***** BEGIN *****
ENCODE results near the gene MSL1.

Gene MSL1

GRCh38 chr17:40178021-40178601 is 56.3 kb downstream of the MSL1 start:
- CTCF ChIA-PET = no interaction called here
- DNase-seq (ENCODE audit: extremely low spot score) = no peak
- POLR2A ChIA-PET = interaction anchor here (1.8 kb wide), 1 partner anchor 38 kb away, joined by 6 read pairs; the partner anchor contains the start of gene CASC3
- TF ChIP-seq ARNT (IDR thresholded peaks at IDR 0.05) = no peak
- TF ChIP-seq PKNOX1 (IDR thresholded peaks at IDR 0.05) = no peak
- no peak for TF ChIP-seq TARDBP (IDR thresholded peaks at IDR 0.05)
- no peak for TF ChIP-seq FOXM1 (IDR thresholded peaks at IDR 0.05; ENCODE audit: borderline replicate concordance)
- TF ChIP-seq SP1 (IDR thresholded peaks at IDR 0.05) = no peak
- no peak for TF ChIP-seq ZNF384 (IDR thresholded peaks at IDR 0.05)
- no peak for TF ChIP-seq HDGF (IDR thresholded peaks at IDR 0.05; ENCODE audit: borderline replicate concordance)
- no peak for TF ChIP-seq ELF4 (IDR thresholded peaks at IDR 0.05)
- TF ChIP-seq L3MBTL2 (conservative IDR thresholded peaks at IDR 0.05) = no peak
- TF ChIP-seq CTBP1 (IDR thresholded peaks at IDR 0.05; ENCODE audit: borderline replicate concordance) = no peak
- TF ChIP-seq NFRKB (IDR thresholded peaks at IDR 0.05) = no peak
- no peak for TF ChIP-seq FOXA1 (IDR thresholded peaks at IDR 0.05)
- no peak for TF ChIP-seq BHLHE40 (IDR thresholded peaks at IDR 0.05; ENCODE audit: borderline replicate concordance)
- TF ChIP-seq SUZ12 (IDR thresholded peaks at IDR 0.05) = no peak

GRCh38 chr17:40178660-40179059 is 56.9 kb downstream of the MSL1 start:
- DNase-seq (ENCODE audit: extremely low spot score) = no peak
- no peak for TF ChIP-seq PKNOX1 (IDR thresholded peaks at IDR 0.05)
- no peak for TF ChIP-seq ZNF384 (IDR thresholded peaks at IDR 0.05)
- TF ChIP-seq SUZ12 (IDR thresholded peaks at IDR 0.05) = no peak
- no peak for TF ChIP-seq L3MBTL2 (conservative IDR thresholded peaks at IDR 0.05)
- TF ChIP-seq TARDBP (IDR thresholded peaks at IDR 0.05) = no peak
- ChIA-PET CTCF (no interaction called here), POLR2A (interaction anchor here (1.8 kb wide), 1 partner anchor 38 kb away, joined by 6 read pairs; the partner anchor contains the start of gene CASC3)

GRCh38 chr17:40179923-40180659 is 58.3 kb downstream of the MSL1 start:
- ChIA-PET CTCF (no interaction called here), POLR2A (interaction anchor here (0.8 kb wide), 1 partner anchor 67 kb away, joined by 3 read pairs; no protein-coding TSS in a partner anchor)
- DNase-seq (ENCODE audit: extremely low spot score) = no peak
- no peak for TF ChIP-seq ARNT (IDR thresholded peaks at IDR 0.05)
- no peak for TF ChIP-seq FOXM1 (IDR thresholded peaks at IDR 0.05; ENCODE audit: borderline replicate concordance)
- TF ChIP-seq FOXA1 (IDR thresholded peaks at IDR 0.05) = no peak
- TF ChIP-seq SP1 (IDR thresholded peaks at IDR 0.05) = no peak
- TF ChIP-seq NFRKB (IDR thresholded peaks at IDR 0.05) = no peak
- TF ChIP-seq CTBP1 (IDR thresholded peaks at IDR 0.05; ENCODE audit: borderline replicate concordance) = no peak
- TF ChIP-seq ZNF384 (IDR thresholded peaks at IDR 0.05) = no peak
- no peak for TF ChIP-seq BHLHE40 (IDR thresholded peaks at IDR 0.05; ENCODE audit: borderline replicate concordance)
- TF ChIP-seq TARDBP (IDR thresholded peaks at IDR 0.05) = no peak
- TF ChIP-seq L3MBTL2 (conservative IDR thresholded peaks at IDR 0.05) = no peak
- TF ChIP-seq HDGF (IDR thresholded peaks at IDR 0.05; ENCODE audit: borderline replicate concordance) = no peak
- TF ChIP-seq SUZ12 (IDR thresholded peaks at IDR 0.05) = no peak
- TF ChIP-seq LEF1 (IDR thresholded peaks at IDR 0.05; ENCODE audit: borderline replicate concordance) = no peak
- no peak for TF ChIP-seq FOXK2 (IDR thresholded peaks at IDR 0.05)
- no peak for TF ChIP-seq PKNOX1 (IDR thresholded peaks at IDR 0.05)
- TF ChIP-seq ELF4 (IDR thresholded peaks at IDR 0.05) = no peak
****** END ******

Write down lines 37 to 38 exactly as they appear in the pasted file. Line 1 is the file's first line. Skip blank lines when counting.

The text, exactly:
- TF ChIP-seq CTBP1 (IDR thresholded peaks at IDR 0.05; ENCODE audit: borderline replicate concordance) = no peak
- TF ChIP-seq ZNF384 (IDR thresholded peaks at IDR 0.05) = no peak